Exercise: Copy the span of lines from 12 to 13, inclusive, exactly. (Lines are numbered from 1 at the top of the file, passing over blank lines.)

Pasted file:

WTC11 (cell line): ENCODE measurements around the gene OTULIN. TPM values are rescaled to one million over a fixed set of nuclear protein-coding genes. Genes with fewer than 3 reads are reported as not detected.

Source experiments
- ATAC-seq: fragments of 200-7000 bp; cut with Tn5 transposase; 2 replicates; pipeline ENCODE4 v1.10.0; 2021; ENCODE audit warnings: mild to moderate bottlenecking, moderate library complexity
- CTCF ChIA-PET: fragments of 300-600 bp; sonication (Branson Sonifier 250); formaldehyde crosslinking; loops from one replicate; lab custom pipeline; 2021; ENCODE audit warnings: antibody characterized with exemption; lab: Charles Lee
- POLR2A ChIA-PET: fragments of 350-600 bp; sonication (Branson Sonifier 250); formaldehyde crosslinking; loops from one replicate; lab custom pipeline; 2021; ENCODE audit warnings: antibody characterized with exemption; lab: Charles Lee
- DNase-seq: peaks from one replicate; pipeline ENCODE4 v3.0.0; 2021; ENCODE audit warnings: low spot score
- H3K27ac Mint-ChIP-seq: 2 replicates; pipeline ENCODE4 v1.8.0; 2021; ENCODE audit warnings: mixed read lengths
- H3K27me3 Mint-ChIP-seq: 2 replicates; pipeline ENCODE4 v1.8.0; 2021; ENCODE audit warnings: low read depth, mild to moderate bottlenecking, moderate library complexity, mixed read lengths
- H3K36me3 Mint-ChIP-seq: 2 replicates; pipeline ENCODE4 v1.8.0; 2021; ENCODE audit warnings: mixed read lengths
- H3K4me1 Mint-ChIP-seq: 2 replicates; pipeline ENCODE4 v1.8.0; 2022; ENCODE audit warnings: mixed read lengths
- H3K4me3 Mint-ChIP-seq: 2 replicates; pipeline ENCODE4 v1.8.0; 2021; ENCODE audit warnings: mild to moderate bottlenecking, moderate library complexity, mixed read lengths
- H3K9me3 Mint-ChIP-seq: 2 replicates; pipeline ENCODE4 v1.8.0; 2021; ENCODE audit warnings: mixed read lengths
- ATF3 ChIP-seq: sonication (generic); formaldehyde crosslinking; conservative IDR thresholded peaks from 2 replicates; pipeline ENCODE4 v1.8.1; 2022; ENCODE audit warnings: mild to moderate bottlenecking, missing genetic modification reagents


- H3K9me3 Mint-ChIP-seq: 2 replicates; pipeline ENCODE4 v1.8.0; 2021; ENCODE audit warnings: mixed read lengths
- ATF3 ChIP-seq: sonication (generic); formaldehyde crosslinking; conservative IDR thresholded peaks from 2 replicates; pipeline ENCODE4 v1.8.1; 2022; ENCODE audit warnings: mild to moderate bottlenecking, missing genetic modification reagents